Dr Martijn van Eijkelenborg of the Optical Fibre Technology Centre (OFTC) -- a member of the CRC -- helped develop the fibre, which is produced by drilling 112 holes in polymethyl methacrylate (PMMA) -- a clear plastic -- and then stretching the tube until it is a fraction of a millimetre thick. Signals can be sent either through the air-holes or along the plastic islands between the holes. The large number of channels combined with the small size of the fibre makes it suitable for use in computers.
"Currently chips are getting faster and faster," van Eijkelenborg told ZDNet Australia. "If you use a [copper track] from one chip to another, the signal gets absorbed by the background [static] on the copper tracks between chips."
Fibre ribbons -- which have tens of channels in a row -- have already been shown to enable communications between the different chips on a computers circuit board, but with the increasing transmission loads required to ferry information, the two-dimensional shape of the OFTC's multichannel fibre not only allows more transmission channels for the information, but is better suited for circuit board design.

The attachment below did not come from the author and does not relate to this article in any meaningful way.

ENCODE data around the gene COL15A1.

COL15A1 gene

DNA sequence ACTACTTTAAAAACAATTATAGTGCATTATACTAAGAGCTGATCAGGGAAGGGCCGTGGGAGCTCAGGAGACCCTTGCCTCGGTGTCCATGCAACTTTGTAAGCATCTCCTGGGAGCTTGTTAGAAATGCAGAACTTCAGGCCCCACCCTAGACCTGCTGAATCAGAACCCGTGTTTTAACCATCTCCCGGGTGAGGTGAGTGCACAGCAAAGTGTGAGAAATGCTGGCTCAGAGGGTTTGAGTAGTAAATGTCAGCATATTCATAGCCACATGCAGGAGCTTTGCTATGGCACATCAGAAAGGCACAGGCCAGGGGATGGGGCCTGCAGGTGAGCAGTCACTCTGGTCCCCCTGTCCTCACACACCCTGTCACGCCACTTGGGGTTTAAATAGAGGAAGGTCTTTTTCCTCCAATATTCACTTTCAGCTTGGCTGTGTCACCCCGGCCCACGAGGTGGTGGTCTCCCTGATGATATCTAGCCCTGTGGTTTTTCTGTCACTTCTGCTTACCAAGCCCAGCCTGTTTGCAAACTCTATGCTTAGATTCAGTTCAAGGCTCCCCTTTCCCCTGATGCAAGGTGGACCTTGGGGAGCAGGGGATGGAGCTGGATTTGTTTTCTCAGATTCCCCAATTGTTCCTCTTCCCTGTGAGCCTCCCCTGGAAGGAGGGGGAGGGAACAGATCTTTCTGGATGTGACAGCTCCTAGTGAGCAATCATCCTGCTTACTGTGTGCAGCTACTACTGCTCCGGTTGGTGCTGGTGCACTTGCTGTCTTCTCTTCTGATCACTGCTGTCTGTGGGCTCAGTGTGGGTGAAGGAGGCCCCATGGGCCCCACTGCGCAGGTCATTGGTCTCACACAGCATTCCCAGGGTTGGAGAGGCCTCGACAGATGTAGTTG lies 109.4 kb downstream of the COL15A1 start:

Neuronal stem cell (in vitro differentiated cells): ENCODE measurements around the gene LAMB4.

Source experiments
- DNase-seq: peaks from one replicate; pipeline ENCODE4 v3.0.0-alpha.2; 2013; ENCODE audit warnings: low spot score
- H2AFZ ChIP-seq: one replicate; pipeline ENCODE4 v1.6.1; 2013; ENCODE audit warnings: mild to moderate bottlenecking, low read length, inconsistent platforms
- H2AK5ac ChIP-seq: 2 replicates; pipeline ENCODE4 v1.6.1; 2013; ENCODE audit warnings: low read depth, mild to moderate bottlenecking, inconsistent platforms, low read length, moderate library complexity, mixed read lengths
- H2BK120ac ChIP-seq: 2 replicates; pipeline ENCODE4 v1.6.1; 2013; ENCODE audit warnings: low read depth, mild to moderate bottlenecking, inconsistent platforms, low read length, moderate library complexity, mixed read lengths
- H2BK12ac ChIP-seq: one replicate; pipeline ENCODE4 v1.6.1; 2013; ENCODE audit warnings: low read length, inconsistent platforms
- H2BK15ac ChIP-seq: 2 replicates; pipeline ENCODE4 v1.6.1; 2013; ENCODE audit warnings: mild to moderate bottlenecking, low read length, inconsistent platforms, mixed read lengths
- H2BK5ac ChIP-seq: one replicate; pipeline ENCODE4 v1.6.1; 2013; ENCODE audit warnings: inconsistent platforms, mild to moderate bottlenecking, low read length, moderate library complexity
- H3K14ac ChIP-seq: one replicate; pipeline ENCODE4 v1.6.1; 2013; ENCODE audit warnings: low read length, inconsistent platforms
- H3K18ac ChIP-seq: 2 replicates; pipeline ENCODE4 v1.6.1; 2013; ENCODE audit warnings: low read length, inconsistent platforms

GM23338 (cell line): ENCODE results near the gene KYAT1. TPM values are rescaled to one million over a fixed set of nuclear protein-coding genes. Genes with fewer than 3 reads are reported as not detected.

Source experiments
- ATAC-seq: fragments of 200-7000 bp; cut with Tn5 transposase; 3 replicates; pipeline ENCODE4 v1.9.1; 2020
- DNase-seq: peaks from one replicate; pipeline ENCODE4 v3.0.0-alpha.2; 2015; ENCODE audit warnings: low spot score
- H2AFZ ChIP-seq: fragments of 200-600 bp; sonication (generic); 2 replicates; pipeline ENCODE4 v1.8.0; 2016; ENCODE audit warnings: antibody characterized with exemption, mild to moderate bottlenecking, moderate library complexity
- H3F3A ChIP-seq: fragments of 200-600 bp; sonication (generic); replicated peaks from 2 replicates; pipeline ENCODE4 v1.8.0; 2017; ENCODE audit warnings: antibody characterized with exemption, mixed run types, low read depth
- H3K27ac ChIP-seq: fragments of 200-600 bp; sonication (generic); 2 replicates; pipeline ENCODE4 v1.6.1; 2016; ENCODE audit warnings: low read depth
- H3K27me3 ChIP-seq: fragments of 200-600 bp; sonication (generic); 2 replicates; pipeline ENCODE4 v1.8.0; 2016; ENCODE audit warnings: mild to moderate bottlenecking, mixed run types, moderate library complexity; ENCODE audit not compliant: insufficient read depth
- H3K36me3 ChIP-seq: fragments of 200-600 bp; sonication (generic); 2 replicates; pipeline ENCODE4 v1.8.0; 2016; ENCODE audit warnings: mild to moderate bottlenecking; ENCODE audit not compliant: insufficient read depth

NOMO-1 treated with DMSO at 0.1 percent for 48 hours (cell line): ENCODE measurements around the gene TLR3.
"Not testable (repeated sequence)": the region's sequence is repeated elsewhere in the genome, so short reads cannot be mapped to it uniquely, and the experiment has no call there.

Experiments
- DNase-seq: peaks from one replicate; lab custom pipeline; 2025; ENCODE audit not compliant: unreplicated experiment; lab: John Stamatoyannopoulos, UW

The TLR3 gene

Van Eijkelenborg could not put a time frame on when the fibres would be in commercial use, as the development was the first step in that direction. "The development could be very quick, because if you get a major company like Intel behind this, you'd get major progress," he said. The patent to the technology is held by Australian Photonics Property, which is the intellectual property holder for the Australian Photonics Cooperative Research Centre.
The fibres also have medical applications for tiny apertures in the human body, and the OFTC is conducting tests with Cochlear to see if the cables are compatible with materials used for the ear-implants developed by Cochlear. Van Eijkelenborg's paper on the fibre cables has been submitted to the scientific journal Optics Express.